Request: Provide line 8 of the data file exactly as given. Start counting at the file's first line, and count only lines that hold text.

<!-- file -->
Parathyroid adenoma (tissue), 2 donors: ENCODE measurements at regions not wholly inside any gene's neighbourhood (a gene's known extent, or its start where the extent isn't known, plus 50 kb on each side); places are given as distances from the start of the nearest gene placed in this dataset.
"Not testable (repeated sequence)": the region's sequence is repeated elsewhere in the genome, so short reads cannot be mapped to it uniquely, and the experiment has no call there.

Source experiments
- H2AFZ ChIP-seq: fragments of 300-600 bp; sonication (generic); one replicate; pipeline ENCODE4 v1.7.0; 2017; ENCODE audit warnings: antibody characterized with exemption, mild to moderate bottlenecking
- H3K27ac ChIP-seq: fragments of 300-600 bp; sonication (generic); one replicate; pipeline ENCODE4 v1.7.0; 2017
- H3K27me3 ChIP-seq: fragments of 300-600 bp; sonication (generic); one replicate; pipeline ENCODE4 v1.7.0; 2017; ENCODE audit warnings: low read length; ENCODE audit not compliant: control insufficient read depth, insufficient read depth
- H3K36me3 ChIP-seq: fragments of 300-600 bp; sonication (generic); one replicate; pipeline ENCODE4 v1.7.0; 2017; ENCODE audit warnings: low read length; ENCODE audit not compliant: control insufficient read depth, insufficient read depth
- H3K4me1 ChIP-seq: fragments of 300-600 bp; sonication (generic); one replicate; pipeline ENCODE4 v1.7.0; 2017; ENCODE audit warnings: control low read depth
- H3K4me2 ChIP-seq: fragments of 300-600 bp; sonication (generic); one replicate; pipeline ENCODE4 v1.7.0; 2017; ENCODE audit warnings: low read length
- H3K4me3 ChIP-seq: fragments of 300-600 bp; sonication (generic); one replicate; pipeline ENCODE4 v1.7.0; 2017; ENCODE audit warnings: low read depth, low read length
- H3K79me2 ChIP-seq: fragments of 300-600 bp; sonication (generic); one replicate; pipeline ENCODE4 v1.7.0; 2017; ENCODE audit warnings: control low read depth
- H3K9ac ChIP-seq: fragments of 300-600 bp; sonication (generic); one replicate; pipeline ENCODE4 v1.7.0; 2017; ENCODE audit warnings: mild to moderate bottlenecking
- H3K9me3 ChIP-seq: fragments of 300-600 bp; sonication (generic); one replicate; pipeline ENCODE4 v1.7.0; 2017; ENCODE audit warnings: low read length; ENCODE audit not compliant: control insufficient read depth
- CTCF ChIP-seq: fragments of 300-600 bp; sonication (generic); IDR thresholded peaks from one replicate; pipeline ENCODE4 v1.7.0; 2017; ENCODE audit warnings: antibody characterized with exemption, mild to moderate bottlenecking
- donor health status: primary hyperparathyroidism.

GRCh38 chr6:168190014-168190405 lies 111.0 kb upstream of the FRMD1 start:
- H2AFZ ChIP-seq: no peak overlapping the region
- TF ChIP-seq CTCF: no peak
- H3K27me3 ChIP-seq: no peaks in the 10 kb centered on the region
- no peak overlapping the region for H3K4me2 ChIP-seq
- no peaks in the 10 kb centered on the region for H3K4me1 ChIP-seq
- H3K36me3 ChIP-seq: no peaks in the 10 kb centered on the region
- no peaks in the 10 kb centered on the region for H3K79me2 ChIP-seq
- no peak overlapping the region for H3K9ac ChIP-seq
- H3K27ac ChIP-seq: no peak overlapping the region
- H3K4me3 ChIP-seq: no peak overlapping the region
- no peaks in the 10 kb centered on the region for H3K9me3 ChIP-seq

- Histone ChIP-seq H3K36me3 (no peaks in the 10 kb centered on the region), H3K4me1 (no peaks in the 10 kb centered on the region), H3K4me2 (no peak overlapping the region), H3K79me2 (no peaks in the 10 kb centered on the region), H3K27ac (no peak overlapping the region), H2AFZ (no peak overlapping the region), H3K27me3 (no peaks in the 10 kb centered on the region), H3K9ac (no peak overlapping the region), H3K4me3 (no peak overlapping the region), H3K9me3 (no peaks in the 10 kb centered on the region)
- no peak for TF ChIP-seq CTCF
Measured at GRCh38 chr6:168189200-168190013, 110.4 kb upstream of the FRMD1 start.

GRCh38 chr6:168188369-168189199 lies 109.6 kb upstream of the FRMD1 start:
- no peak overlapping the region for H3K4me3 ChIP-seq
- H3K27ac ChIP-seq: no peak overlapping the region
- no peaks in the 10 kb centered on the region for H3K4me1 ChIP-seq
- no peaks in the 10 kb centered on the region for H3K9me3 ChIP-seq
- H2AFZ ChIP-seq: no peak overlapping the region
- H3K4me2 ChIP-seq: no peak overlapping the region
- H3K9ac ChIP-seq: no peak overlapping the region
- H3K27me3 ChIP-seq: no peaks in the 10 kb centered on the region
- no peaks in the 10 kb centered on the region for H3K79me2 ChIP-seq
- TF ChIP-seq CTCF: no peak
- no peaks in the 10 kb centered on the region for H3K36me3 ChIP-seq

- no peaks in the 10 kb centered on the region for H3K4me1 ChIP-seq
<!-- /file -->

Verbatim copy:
- H3K4me1 ChIP-seq: fragments of 300-600 bp; sonication (generic); one replicate; pipeline ENCODE4 v1.7.0; 2017; ENCODE audit warnings: control low read depth